3 tablespoons olive or vegetable oil

2-3 lbs (1-1.5kg) lamb stew meat, cut into chunks with the bones separated out

2 onions, diced

8 cloves garlic, minced

1 tablespoon table salt

1 teaspoon ground black pepper

1 teaspoon ground cinnamon

1 teaspoon ground paprika

1 cup sweet red wine

4 cups vegetable or chicken stock (you can substitute soup powder)

Water

9 oz (250g) roasted, peeled chestnuts

1 cup raisins, soaked in water for 10 minutes

  1. Heat a deep pot over a high flame. Then, add the oil.
  2. Add the meat but not the bones. Sauté the meat on high heat for ten minutes, until the meat is lightly browned on all sides. Remove the meat from the pot and set aside for a moment.
  3. Add the bones, onions, and garlic to the pot. Sauté on high heat for five minutes, or until the onions are translucent.
  4. Add the spices and wine, and cook for one more minute, by which time the wine should be boiling.
  5. Add the meat back into the pot and mix with the onions. Add the stock, and water to cover the meat about 1 1/2 inches/4 centimeters.
  6. Bring to a boil, then simmer for 1 hour, stirring regularly. Skim off the fat that accumulates at the top. (You can use the fat to make rice that goes with the stew, or dip bread into it.)
  7. Add the chestnuts and raisins after the hour is up. Then, simmer for 15-20 more minutes.
  8. Turn off the heat. Serve with rice and/or bread.
Thank you to Ziva Freiman for participating in User Acceptance Testing for this recipe. 
Son olarak, tüm Türk ve Türkçe konuşan arkadaşlarıma yardımları ve tavsiyeleri için de kalpten teşekkür ederim. Hikmetinizle mizahınız bana çok fayda sağladı. İnşallah, gelecekte bir hayli yemekler beraber yemeye devam edebiliriz. Teşekkürler ve afiyet olsun!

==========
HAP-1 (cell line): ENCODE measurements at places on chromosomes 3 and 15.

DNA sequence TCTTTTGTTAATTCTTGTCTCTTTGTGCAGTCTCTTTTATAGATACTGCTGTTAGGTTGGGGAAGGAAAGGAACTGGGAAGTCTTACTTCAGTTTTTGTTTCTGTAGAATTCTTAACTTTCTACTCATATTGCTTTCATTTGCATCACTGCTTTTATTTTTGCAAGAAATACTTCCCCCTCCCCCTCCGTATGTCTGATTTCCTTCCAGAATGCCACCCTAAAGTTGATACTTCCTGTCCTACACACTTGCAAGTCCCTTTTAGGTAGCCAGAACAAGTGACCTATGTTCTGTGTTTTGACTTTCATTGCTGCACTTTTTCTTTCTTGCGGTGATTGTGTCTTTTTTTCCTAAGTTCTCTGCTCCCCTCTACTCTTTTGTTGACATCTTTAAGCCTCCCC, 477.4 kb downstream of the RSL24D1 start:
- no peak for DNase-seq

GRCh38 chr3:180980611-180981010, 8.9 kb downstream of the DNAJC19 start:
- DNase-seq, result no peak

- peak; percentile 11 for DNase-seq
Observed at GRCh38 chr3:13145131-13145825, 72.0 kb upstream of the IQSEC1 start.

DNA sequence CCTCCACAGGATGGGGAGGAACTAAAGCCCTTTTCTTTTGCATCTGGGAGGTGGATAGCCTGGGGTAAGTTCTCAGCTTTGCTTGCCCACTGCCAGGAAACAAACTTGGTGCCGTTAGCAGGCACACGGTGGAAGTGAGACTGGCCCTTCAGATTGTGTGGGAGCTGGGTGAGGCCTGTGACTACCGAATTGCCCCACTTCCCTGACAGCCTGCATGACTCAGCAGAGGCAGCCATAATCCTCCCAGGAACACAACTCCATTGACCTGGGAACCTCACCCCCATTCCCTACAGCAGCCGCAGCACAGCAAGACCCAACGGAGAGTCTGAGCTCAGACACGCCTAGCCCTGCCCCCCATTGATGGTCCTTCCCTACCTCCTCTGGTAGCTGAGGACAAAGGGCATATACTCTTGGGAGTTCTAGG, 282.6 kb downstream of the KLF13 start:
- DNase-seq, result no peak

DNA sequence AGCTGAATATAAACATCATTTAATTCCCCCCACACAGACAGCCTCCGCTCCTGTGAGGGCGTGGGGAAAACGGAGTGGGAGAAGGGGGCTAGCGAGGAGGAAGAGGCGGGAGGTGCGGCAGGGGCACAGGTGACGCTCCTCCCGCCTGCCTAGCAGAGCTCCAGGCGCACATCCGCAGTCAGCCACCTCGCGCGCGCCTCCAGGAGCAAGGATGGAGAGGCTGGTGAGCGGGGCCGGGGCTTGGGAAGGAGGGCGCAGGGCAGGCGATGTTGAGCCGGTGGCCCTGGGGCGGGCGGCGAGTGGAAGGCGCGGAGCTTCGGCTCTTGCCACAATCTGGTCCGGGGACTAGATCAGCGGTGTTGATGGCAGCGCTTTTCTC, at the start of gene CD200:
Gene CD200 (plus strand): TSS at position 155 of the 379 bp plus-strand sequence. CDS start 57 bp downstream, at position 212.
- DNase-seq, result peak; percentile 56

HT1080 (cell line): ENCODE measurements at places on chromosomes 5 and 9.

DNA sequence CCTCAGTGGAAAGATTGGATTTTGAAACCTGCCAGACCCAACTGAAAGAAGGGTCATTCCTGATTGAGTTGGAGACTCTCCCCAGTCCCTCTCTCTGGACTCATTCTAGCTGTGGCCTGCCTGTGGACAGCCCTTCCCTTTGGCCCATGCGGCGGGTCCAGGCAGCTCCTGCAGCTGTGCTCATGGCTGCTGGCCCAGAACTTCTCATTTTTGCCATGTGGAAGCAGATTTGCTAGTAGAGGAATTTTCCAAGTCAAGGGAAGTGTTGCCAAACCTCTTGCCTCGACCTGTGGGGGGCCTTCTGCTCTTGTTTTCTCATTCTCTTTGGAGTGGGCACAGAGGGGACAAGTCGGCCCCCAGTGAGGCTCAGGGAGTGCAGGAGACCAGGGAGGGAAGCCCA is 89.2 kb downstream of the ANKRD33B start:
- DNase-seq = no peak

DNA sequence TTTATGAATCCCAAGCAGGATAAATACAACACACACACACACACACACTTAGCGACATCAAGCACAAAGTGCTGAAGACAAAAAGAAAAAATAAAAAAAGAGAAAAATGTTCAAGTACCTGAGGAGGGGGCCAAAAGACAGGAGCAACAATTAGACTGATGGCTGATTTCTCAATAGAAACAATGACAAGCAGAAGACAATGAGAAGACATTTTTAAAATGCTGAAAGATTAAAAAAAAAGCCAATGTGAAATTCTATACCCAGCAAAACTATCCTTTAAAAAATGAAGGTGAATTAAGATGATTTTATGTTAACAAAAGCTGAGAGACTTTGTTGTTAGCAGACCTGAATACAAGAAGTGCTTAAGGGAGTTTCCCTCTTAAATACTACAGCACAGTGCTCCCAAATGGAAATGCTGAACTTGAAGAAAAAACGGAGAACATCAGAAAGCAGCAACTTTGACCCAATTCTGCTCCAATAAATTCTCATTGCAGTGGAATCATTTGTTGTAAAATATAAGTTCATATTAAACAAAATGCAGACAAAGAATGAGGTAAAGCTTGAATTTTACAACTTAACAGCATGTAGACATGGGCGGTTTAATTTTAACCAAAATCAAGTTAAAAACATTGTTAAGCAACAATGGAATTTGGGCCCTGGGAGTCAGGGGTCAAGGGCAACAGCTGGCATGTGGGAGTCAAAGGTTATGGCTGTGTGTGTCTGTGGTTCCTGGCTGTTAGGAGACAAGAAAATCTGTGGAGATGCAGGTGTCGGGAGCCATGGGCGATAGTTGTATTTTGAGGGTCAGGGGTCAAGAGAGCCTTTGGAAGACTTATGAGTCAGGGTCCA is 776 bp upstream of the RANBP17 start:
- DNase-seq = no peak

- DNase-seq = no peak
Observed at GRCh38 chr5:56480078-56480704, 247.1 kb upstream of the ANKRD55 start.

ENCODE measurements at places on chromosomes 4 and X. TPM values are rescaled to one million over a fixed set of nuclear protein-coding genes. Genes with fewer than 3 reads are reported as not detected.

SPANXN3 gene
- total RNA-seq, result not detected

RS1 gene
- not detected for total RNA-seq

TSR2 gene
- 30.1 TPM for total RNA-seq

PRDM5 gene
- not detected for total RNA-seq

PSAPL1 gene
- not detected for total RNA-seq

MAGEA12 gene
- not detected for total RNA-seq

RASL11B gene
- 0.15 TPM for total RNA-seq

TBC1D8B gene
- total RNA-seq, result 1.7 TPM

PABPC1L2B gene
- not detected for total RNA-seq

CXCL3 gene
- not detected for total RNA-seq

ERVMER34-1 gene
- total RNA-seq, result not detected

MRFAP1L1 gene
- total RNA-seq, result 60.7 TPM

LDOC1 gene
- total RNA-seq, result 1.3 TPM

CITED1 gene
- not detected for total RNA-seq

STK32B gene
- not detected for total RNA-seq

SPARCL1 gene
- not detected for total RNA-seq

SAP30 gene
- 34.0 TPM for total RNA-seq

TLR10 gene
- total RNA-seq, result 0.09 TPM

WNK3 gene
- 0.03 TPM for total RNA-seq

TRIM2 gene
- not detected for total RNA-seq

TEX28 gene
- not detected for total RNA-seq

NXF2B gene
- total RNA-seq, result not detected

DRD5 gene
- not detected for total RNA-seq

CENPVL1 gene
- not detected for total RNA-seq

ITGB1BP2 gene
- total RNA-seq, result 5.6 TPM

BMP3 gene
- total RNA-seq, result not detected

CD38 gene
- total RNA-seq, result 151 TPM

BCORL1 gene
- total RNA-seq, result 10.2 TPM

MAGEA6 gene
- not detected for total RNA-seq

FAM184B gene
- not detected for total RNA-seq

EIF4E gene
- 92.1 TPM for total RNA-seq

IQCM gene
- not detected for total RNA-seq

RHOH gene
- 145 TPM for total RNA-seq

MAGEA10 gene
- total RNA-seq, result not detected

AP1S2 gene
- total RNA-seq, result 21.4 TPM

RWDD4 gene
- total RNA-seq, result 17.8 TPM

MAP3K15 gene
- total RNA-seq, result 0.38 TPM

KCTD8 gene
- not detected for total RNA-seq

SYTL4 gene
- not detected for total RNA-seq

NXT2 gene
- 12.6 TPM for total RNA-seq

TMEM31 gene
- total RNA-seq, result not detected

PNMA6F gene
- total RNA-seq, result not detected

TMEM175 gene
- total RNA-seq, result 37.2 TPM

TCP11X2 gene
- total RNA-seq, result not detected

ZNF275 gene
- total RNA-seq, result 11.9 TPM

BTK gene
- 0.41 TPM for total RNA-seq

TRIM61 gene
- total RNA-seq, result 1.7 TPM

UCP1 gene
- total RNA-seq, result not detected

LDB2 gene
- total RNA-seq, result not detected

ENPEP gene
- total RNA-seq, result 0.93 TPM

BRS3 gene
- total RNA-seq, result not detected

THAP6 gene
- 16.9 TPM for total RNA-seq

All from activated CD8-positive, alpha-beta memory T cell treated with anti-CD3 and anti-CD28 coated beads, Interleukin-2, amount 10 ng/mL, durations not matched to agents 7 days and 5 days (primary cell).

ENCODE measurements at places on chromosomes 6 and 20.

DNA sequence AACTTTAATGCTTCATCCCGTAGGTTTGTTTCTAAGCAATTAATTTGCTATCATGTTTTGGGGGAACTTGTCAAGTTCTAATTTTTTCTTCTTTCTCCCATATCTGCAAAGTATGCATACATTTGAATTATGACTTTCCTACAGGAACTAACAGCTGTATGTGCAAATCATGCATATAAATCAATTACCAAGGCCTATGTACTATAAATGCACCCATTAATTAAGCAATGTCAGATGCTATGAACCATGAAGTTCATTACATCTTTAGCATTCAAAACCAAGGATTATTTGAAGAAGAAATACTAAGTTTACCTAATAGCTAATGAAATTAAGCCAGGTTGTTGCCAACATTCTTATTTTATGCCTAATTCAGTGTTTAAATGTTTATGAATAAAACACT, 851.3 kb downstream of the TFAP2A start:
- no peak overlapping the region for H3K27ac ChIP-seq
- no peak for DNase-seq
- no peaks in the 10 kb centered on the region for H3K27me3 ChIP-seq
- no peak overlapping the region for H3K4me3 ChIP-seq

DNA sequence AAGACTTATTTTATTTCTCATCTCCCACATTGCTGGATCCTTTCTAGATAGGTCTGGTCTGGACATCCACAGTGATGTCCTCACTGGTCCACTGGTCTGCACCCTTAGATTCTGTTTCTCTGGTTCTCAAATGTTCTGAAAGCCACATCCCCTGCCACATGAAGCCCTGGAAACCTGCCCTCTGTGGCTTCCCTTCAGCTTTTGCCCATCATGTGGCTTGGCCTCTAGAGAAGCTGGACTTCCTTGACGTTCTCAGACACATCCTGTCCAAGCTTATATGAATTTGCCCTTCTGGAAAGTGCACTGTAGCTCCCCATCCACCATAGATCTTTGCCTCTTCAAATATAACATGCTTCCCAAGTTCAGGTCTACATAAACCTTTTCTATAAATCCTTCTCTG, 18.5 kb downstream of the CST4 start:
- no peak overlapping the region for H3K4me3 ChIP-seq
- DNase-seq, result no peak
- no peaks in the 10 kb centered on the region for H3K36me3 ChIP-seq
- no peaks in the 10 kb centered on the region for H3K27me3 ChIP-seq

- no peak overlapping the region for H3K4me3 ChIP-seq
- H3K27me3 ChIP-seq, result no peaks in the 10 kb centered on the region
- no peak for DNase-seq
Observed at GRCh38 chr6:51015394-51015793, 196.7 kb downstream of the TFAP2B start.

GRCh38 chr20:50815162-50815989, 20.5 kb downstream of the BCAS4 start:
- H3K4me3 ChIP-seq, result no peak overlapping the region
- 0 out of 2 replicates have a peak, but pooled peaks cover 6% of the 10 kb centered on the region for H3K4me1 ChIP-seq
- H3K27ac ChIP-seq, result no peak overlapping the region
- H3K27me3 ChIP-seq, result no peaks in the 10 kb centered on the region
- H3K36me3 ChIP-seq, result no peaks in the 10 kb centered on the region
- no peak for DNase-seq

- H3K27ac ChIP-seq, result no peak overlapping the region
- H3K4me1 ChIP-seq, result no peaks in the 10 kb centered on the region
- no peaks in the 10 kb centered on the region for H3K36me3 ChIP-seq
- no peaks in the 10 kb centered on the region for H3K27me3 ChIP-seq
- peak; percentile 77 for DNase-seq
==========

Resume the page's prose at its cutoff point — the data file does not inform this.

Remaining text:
Pumpkin Spice, But Jewish

Pumpkins on wooden shelves arranged in rows
(Photo Petr Kratochvil – Public Domain)

Here is a historical oddity for you: “pumpkin spice” is sometimes Jewish.

“What?” you might say. “Isn’t pumpkin spice a thing for ‘basic bitches’? Isn’t that, like, so late-capitalism-2017?” In fact, pumpkins served sweet with spices have a long history.

The oddly metallic and rather lackluster syrup at Starbucks – and the much better versions at bakeries across North America – is simply a mass-market rendition of a long American and European tradition. This spicing is a hangover from a medieval trend of heavily spicing sweet goods with cinnamon, cloves, and other seasonings from afar. This practice was still normal in the 17th and 18th century, when Old World seasoning met the New World pumpkin, which melded in the desserts and stews of Colonial America. It certainly helps that Massachusetts and New York a major shipment center for spices, fish, and sugar – and thus exposed to all sorts of spicing. From the dessert tradition of New England – which gave us both well-spiced pumpkin pie and apple cider doughnuts – we can then go forwards, to the pumpkin spice lattes of today, and backwards, to the Jewish and indigenous influences that are melded in pumpkin spice – and reflected elsewhere. Pumpkin desserts were popular beyond American shores as well.